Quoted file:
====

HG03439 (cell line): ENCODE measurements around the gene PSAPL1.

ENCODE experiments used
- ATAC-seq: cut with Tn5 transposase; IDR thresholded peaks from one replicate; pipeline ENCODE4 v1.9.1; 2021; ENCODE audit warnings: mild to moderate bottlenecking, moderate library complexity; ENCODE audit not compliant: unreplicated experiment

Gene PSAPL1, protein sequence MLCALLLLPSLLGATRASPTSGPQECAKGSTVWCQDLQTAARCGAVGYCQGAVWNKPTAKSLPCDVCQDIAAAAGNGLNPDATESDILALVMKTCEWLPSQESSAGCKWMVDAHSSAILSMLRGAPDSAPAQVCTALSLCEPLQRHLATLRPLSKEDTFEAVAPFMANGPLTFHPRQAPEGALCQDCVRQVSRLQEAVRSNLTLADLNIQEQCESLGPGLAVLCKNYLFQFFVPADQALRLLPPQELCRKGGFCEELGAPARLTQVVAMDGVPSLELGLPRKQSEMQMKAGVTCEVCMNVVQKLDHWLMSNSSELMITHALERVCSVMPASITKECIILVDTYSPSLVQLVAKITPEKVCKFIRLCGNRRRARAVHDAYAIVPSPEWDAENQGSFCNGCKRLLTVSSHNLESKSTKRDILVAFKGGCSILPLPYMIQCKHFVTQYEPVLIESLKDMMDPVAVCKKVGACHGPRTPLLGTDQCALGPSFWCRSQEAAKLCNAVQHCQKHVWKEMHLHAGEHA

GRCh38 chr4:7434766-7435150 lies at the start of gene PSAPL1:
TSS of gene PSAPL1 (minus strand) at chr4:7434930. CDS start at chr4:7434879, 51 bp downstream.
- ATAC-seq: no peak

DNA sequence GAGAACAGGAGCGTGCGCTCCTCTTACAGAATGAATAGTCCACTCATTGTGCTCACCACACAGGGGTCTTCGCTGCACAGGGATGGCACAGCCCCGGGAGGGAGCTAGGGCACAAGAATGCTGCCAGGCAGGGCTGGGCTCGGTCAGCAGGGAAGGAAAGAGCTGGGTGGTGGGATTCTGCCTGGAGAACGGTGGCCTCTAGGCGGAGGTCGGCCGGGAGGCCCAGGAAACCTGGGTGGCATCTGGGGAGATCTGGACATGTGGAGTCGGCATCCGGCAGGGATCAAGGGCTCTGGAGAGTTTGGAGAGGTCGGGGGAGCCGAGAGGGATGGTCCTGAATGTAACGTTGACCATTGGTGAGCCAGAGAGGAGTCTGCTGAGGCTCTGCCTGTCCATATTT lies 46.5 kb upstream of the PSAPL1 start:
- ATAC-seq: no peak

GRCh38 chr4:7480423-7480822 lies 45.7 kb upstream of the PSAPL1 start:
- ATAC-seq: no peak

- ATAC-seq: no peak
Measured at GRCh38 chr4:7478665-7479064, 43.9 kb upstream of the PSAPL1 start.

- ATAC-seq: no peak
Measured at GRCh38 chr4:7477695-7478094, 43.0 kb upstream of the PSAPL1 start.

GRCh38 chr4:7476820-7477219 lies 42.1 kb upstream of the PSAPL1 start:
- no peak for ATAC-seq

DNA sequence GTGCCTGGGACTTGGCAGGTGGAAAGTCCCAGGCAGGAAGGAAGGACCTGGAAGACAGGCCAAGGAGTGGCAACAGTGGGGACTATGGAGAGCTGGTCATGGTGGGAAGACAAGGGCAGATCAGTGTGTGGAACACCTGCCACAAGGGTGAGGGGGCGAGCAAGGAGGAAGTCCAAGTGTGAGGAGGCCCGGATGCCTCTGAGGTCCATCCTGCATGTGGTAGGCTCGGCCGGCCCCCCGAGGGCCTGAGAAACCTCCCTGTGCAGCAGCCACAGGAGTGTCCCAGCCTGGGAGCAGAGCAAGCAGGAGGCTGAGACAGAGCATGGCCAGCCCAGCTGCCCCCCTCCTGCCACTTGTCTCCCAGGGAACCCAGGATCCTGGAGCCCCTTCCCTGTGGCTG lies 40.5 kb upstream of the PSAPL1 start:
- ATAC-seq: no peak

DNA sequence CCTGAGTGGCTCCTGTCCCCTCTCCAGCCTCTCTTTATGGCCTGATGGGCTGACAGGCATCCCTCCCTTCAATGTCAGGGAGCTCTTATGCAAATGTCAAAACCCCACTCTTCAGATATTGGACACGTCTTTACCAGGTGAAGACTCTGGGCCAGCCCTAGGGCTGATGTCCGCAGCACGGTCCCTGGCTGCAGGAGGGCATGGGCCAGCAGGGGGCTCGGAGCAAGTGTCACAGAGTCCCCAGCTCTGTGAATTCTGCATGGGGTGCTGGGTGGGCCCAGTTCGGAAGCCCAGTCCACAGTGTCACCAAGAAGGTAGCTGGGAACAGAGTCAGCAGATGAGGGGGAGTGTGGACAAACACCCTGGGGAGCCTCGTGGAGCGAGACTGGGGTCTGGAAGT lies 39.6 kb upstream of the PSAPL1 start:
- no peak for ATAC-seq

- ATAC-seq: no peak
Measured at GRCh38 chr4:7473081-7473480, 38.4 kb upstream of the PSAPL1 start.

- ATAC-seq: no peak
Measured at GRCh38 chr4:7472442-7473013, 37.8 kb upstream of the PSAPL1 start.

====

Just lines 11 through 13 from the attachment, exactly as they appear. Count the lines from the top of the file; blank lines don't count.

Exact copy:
- ATAC-seq: no peak

- ATAC-seq: no peak
Measured at GRCh38 chr4:7478665-7479064, 43.9 kb upstream of the PSAPL1 start.